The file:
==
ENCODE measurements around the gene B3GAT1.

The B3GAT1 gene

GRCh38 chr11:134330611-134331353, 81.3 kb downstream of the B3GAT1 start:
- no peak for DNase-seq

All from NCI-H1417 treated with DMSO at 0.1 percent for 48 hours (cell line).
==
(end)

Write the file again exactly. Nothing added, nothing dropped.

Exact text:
ENCODE measurements around the gene B3GAT1.

The B3GAT1 gene

GRCh38 chr11:134330611-134331353, 81.3 kb downstream of the B3GAT1 start:
- no peak for DNase-seq

All from NCI-H1417 treated with DMSO at 0.1 percent for 48 hours (cell line).